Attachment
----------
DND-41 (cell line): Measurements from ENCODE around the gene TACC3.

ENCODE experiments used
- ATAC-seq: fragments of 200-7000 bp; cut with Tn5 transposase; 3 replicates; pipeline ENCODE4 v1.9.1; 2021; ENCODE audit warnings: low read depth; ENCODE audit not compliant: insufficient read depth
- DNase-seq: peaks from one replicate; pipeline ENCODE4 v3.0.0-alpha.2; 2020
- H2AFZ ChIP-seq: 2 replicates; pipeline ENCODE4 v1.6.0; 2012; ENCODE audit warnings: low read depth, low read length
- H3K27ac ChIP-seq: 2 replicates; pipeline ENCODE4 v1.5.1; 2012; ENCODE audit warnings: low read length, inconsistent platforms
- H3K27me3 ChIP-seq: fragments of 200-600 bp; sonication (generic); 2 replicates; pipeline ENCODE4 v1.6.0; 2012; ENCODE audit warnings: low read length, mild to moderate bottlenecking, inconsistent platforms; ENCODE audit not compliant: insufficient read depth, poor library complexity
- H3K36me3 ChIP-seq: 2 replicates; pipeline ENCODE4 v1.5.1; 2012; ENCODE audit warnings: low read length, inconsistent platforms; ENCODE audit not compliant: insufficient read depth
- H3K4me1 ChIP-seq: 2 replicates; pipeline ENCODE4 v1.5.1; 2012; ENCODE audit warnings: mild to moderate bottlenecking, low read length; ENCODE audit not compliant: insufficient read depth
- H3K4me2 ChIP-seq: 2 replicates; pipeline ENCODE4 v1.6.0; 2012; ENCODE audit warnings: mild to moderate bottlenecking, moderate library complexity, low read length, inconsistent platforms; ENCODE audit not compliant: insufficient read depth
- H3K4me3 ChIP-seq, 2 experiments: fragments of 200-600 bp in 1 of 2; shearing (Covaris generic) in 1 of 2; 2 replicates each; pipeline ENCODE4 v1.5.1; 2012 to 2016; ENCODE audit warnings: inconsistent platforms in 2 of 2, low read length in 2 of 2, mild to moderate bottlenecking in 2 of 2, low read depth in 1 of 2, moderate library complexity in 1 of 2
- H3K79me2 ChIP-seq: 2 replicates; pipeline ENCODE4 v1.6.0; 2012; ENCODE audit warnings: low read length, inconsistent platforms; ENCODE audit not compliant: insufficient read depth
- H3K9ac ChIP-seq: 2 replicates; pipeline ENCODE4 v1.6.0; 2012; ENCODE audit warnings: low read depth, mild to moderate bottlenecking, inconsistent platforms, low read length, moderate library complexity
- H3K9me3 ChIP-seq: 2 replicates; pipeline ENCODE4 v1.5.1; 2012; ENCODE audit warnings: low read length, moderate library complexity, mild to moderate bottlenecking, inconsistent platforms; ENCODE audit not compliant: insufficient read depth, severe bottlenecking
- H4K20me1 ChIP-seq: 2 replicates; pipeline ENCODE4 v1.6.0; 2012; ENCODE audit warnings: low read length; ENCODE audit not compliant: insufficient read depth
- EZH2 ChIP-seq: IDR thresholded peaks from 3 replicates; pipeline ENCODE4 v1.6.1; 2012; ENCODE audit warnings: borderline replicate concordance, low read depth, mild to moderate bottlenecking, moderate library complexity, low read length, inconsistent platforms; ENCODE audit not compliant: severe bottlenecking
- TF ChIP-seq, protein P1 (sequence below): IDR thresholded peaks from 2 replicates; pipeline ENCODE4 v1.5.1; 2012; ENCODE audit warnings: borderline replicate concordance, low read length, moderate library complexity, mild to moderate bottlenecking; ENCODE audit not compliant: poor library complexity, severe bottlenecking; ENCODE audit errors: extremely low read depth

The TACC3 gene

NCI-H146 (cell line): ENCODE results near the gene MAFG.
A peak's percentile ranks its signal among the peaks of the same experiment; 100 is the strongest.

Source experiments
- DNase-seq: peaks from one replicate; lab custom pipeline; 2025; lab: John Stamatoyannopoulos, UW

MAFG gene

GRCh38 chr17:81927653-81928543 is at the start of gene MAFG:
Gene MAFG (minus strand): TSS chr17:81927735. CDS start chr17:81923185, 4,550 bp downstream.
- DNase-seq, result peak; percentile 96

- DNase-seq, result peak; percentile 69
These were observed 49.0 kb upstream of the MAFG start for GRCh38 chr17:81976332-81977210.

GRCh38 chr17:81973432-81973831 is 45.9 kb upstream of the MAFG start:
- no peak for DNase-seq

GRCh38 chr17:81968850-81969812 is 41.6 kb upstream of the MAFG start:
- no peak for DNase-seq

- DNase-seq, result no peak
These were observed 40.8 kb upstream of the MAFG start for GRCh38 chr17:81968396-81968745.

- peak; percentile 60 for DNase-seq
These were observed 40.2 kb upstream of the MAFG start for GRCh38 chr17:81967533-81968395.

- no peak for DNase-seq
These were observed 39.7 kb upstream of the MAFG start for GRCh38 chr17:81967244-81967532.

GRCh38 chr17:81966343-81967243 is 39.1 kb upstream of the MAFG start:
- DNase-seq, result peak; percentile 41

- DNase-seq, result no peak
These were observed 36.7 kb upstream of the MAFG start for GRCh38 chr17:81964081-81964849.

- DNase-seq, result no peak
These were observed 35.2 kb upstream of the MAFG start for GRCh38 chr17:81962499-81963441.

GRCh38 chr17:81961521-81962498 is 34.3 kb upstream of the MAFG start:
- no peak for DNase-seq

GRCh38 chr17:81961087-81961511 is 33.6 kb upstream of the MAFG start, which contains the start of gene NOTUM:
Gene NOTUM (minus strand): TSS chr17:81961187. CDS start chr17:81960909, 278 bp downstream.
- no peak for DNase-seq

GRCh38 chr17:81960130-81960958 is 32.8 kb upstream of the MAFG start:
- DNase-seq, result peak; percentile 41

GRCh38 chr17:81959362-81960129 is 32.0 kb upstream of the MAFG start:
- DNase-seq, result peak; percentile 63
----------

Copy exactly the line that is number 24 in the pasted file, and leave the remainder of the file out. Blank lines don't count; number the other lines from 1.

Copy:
GRCh38 chr17:81927653-81928543 is at the start of gene MAFG: